REVIEW: MOTO-D Racing – Performance Riding Motorcycle Socks

When MOTO-D Racing asked me to check out their Performance Riding Motorcycle Socks and tell them what I thought, I had no idea how many different makers and types of biker footwear there were! A search on a popular motorcycle store Web site produced 23 different brands selling 141 different models of motorcycle socks. Wow, who knew? And that’s not even counting any regular manufacturer of socks trying to get into the moto action. Each of the companies I found were bona fide motorcycle brands. So I wondered what could be so special about the MOTO-D Racing socks to make them stand out.

MOTO-D CoolMax Motorcycle SocksFirst of all, it is not my intent to contrast and compare the MOTO-D socks against all of their competition. I’m sure that would be an interesting article for all you sock buffs out there, but I’m going to make this a quicker read so you can get back to riding. My only points of comparison are with a few pair of thin and thick moto socks I own from a national moto-store retail chain.

MOTO-D CoolMax Motorcycle SocksI have two pair of the MOTO-D summer socks and I’ve been wearing them for the past month. I did two different types of tests with them: 1) wearing on weekend rides with regular washing in-between, and 2) wearing while riding everyday for a week straight before washing. Okay, okay…unscrunch your nose already! Amazingly, the pair I wore for a week riding to and from work and all day afterwards never got stinky or gross. I attribute this to their moisture wicking attributes and the unique combination of synthetic fibers.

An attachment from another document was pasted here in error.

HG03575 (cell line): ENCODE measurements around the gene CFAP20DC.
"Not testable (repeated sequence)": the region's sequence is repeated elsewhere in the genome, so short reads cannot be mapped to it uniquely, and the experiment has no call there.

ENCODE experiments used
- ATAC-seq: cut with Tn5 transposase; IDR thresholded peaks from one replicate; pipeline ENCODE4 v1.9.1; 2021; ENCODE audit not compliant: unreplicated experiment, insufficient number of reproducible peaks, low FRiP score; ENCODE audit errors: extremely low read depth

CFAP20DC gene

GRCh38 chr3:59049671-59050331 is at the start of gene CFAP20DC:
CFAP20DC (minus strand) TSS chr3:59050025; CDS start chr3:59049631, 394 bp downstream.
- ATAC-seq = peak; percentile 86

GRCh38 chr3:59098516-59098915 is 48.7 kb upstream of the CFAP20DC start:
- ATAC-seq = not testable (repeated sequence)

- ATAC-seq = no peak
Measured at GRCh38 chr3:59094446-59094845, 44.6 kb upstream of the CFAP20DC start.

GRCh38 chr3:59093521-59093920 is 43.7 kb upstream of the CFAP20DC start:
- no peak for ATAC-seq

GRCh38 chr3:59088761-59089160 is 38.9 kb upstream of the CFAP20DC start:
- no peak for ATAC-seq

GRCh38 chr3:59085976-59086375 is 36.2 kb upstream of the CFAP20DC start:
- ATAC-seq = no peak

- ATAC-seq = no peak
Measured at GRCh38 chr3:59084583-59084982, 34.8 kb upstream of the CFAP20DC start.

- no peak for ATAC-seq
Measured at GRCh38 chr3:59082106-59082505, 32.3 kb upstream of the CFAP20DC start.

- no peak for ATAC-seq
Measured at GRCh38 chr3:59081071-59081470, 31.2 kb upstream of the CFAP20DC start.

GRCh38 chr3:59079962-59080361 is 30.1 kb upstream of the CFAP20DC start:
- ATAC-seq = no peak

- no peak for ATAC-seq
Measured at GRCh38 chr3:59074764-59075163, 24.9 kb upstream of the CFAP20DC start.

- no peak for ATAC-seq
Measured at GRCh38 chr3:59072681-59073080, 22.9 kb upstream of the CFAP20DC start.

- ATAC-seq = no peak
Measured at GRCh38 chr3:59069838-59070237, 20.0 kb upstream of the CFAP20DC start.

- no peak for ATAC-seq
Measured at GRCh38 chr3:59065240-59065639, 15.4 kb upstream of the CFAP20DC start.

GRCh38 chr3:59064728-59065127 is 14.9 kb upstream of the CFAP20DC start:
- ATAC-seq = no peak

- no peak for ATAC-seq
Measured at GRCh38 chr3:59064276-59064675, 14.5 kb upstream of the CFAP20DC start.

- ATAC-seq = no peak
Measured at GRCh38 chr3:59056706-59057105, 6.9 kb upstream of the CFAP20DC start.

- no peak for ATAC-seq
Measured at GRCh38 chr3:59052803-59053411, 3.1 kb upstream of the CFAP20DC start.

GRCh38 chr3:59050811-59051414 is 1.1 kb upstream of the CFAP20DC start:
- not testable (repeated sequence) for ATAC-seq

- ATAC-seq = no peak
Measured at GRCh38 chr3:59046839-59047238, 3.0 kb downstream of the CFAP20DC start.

MOTO-D CoolMax Motorcycle SocksThe MOTO-D Socks are made from the fibers shown above. I haven’t been following the state-of-the-art in sock construction lately, but I do know a lot about fiber and fabric technology from the 10 years I spent in the scuba diving equipment manufacturing business. It’s great to see MOTO-D Racing specify high performance synthetic fibers like Tactel® that is twice as soft and 20% lighter than most other fibers.

These socks seem to have just the right amount of stretch and rebound to stay snug and comfortable. They don’t bunch up above the instep and they don’t get loose above the heel or in the arch. The Lycra does its job of providing just the right amount of stretch. In the month that I have been wearing and washing these they have not lost any of their elasticity. Oh, and the metallic-looking Lurex gold thread add a bit of swag when you take off your jeans or leathers after a long ride.

MOTO-D CoolMax Motorcycle SocksAnother nice feature is the vented weave on the instep and the moisture-wicking attributes of the fibers. When riding all day in hot weather wearing my SIDI Doha boots, my feet were never swimming in sweat. And they accomplished that feat without the bulk of thicker socks.